Genuine Northwest, Cabin Fever Edition

Check out these unique destinations that reflect the genuine character of our region

Hebron Basketball Water Tower

12101 Illinois Route 173, Hebron

Hebron High School made history in 1952 when it became the smallest high school ever to win the state championship. Their record still stands today.

Those were the days before schools were placed into divisions by size. With fewer than 100 students, in a town of just more than 600 people, Hebron’s Green Giants bested much-larger schools. They took down Centralia, Rockford West, Quincy and Thornton – all teams who at the time were ranked among the best in the state. For nine out of 13 statewide polls that year, the Green Giants were ranked No. 1.

The championship game, in March 1952, pitted Hebron against the mighty Quincy High School. Hebron starters Phil and Paul Judson, Bill Schulz, Ken Spooner and Don Wilbrandt kept the pressure on Quincy and forced them into overtime. The Green Giants stayed alive and finished the game 64-59 to capture the state title.

The Green Giants finished their memorable season with a 35-1 record, having lost only to Crystal Lake High School.

Nearly 70 years later, Hebron’s water tower, painted like a basketball, stands as tribute to its mighty state champions. Standing near the intersection of Illinois Routes 173 and 47, the tower can be seen for miles in any direction. Last summer, it received a fresh coat of paint and a slightly updated look.

DeKalb Memorial Park/Soldiers & Sailors Clock

101 E. Lincoln Hwy., DeKalb

Set along the scenic Lincoln Highway, on a busy intersection downtown, this memorial is a silent reminder of those who’ve fought and died in service to our country.

Standing at the park’s center is a tall green and gilded clock first installed in DeKalb in 1921 and dedicated to residents who fought and died in World War I. Set at its current location since 1996, the clock has been restored several times.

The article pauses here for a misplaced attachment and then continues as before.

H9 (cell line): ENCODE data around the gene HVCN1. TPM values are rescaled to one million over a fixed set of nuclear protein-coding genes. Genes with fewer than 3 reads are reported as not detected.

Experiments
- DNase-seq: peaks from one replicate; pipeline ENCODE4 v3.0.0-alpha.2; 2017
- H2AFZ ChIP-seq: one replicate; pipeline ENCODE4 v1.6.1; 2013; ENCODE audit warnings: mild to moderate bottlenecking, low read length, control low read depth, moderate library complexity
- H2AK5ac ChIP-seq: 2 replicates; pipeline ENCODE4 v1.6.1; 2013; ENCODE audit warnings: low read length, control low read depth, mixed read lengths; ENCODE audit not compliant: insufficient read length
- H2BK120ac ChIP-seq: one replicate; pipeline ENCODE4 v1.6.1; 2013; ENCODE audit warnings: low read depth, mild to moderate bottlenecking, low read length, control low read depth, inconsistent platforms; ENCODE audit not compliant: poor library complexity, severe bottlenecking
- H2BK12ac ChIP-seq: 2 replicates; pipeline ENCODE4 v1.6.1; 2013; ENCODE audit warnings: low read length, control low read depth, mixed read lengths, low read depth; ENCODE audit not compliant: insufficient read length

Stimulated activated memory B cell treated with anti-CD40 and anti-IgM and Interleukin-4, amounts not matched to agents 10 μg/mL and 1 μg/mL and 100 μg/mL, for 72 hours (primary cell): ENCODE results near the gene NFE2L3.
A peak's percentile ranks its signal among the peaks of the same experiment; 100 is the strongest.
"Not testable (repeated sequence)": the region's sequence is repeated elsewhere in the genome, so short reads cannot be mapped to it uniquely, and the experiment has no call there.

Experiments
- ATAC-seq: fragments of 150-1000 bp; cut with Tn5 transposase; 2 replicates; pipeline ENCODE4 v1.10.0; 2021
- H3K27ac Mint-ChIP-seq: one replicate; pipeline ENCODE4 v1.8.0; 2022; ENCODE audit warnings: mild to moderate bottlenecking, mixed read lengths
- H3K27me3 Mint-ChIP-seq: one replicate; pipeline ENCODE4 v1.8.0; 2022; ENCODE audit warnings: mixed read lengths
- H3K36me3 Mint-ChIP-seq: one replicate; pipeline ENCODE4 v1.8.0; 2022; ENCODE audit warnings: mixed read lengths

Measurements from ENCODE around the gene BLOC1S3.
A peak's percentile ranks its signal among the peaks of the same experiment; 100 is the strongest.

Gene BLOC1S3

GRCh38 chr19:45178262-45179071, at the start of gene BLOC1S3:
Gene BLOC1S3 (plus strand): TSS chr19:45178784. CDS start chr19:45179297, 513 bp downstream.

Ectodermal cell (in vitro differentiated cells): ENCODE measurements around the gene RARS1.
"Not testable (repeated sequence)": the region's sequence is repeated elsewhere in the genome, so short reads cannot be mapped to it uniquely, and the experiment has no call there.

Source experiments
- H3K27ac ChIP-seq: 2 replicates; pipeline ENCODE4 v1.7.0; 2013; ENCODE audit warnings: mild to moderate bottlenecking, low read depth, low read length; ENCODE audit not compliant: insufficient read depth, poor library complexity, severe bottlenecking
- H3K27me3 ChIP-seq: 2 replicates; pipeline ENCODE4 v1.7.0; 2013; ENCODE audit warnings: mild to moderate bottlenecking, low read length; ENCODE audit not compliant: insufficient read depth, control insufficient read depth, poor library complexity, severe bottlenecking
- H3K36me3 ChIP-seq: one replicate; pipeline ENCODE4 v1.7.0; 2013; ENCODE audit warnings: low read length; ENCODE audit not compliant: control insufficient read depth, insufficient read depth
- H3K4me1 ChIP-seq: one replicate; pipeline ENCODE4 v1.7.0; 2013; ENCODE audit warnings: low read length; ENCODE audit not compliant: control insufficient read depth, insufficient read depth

The clock is set among landscaping, a brick pathway and benches. In the backdrop, painted on the side of the adjacent building, is a collage mural celebrating the life of Annie Glidden, whose uncle Joseph Glidden developed a form of barbed wire. Annie was a local philanthropist and farmer, and is the namesake of DeKalb’s Annie Glidden Road.

Set at the back part of the Memorial Park, behind a row of tall evergreens, sits a World War II tank that arrived in DeKalb in 1949 and is affectionately dubbed “Donna.”

“No one knew its name was Donna until it was restored several years ago,” says Brad Hoey, interim sales and marketing director at the DeKalb County Convention and Visitors Bureau. “Traditionally, tanks were named after a girlfriend, wife or mother of one of the soldiers.”

Fox Valley Ice Arena

1996 Kirk Road, Geneva, (630) 262-0690,

Located on Geneva’s far-east side, this ice arena is a year-round destination for cold-weather fun and much more. Inside are a sporting goods store, a fitness center, and a pub and grill, but the main attraction is this facility’s twin ice arenas. One is a 200-by-85-foot NHL regulation-sized rink, while the other is a 200-by-100-foot international scale rink.

Athletic programs range from learn to skate classes for kids all the way up to recreational and competitive hockey leagues for youths and adults. Figure skaters of all levels train at the arena, including Team USA members like Isabelle Martins. Her coach, Rockne Brubaker, is Fox Valley arena’s skate school director.

In addition to hosting Aurora University’s Spartans men’s and women’s hockey teams, Fox Valley arena is home to the U.S. Hockey League’s Chicago Steel, a Tier 1 junior hockey league for players 16 to 20 years old. The league recruits from more than 35 states and nine countries.

The Spring Ice Show, held the first weekend of May, brings out the arena’s wide variety of skating talent, from its learn to skate to its competitive programs.

Public skate is available, but hours vary, so call ahead or check online.